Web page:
ing more than 4 m of subsidence in Tokyo,
before groundwater management practices
mitigated further subsidence. Iran currently
hosts some of the fastest-sinking cities in
the world (25 cm year--1) because of unregu-
lated groundwater pumping. In Europe, the
greatest impact of subsidence occurs in the
Netherlands, where subsidence is primarily
responsible for placing 25% of the country
below the mean sea level and increasing the
flooding risk. Subsidence in the Po River
Plain in Italy started during the second half
of the 20th century and currently threatens
30% of the Italian population, contributing
to recurrent coastal flooding during extreme
high tides in Venice. In North America, in-
tense groundwater depletion triggers sub-
sidence from California’s Central Valley,
with as much as 9 m of subsidence in the
past century, to the Atlantic and Gulf of
Mexico coastal plains in the United States,
where subsidence is increasing flooding risk.
In México, subsidence rates are among the
highest worldwide (as much as 30 cm year-1),
affecting small structurally controlled in-
termontane basins where the main urban
centers developed, causing an important but
unaccounted economic impact.
Spatial analysis of subsidence locations
identified in our global database (see SM)
reveals that subsidence has preferentially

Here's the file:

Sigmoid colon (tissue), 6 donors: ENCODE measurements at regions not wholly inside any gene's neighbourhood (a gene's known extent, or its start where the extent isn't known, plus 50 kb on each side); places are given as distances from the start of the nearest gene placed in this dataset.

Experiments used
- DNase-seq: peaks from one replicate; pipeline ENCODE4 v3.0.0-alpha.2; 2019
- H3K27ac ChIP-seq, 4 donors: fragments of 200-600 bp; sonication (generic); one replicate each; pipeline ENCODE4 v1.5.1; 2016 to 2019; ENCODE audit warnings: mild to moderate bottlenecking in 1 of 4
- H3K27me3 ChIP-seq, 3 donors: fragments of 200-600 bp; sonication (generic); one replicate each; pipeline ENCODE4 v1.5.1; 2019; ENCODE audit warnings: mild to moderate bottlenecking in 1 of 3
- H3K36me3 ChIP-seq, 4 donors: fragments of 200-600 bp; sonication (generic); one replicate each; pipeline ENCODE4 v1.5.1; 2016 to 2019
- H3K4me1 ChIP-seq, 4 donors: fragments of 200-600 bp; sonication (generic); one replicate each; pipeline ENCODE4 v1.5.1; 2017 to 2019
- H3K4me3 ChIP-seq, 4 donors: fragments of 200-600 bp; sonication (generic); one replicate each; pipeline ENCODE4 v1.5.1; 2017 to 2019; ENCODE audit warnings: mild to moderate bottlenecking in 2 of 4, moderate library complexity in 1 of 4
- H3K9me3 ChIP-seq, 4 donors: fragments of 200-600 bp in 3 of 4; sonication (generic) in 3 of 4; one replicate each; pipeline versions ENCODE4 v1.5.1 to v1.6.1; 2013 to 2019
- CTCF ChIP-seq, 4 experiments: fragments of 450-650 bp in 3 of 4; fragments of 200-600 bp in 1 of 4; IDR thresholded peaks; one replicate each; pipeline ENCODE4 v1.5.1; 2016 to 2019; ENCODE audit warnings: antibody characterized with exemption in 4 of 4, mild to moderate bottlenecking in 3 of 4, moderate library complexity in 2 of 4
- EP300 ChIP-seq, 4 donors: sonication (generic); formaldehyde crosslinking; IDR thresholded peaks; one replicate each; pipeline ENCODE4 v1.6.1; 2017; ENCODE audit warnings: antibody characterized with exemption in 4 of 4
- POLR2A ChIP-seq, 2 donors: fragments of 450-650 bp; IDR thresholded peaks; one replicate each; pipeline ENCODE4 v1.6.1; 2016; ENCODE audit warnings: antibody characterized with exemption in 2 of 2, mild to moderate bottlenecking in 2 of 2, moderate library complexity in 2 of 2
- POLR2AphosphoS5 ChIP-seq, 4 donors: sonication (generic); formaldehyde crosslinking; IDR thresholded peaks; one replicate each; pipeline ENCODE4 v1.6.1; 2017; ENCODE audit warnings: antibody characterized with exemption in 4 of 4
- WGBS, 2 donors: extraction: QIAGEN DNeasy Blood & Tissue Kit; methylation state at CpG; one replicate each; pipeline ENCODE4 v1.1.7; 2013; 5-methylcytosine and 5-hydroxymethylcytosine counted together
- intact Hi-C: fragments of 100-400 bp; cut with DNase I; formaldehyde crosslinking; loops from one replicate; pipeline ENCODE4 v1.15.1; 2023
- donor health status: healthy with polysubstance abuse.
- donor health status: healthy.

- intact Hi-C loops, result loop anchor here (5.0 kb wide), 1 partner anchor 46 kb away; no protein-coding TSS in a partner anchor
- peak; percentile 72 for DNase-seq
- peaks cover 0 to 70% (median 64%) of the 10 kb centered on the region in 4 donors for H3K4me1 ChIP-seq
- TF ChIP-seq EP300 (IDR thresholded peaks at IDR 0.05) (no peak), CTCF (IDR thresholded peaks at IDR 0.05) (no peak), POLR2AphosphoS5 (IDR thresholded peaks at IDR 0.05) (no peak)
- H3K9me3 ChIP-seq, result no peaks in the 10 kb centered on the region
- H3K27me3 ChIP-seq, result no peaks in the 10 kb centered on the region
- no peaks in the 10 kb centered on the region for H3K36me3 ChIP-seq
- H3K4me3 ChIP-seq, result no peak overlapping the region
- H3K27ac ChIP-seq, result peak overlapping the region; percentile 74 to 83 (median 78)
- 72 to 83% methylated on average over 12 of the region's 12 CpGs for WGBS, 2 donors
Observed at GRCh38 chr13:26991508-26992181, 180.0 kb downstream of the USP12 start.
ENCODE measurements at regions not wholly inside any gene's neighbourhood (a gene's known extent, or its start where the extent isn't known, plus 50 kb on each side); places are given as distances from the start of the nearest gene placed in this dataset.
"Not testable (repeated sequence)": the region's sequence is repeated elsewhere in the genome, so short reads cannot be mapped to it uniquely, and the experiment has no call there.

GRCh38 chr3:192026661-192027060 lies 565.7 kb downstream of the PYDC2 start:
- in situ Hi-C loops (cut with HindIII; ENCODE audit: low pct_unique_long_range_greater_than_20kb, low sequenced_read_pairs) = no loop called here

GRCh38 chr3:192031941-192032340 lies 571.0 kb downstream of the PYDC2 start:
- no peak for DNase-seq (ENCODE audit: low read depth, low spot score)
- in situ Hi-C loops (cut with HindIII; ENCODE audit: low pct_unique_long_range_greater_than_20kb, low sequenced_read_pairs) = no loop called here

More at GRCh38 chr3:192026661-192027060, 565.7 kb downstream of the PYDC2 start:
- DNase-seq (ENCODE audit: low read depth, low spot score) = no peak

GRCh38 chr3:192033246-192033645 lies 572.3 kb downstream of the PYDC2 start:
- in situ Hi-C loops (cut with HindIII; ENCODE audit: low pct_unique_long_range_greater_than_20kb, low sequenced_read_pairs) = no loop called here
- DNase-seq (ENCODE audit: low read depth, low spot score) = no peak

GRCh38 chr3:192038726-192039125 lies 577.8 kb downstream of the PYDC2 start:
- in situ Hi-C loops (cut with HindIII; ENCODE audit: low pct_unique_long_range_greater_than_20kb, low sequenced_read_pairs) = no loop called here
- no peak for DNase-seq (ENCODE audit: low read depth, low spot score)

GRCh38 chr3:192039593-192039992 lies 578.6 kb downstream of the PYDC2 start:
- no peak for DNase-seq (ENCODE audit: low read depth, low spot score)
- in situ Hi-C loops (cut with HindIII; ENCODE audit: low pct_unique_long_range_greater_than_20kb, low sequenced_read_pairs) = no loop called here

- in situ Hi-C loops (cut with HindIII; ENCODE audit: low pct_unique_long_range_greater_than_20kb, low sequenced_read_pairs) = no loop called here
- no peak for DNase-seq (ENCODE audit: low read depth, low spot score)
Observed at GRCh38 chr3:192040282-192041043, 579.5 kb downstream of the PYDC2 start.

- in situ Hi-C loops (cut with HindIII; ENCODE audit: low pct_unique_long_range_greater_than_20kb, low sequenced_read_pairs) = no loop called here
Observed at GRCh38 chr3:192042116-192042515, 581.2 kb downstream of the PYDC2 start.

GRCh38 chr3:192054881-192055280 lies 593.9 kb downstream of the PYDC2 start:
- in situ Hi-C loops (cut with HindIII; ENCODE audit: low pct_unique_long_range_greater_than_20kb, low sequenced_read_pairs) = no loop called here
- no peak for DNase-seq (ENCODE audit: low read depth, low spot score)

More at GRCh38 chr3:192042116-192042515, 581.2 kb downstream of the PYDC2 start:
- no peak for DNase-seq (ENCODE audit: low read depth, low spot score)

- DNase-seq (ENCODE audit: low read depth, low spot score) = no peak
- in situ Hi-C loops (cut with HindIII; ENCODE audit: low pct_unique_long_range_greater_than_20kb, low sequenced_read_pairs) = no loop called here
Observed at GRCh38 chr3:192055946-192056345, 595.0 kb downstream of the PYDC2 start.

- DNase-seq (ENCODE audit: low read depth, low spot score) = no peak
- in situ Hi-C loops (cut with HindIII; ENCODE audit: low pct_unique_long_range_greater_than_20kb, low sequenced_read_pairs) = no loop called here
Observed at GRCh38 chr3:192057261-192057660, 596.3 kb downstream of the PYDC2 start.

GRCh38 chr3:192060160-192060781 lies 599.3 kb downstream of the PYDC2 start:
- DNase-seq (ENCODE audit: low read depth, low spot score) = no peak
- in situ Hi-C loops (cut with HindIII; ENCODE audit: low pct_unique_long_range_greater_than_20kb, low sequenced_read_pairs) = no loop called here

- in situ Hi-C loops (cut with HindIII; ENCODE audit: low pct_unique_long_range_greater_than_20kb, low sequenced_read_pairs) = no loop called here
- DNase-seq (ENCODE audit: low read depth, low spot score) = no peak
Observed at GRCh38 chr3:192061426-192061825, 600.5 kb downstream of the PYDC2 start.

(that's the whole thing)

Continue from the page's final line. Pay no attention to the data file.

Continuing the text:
occurred in very flat areas where unconsol-
idated sediments accumulated in alluvial
basins or coastal plains, and where urban
or agricultural areas developed in temperate
or arid climates characterized by prolonged
dry periods. Land subsidence has generally
occurred in water-stressed basins, where the
combination of groundwater withdrawal and
natural groundwater discharge outpaced
groundwater recharge, resulting in ground-
water storage losses, groundwater depletion,
and compaction of susceptible aquifer sys-
tems. In the affected basins, land subsidence
mainly occurred in highly populated areas,
with half of documented occurrences in ar-
eas susceptible to flooding. In coastal zones,
the combined effects of absolute sea-level
rise and land subsidence contribute to rela-
tive sea-level rise (4). The contribution from
land subsidence may exceed the contribu-
tion from absolute sea-level rise by a factor
of 10 or more and could be especially critical
for 21% of the geographic locations identified
in our database, where land elevation is less
than 1 m above the mean sea level.
On the basis of the spatial analysis find-
ings, a global model is proposed to combine
the main variables influencing subsidence to
identify environmental settings favoring land
subsidence and the anthropogenic factors
leading to groundwater depletion (see SM).
Statistical analyses of lithology, land-surface
slope, land cover, and Koppen-Geiger climate
classes are used to predict global subsidence
susceptibility at a spatial resolution of 1 km2.
The probability of groundwater depletion
is estimated by identifying urban and irri-
gated areas suffering water stress and where
groundwater demand is high.
The analyses do not consider subsidence
magnitude and rate, owing to the lack of
this information at a global scale. Hence,
the combination of subsidence susceptibility
and the probability of groundwater deple-
tion is used to predict a “proxy” of subsid-
ence hazard, which permits identification of
exposed areas where the probability of land
subsidence occurrence is high or very high.
Even though these results do not necessarily
translate to direct impacts or damages, they
are useful for identifying potential subsid-
ence areas where further local-scale analysis
is necessary. The comparison of our model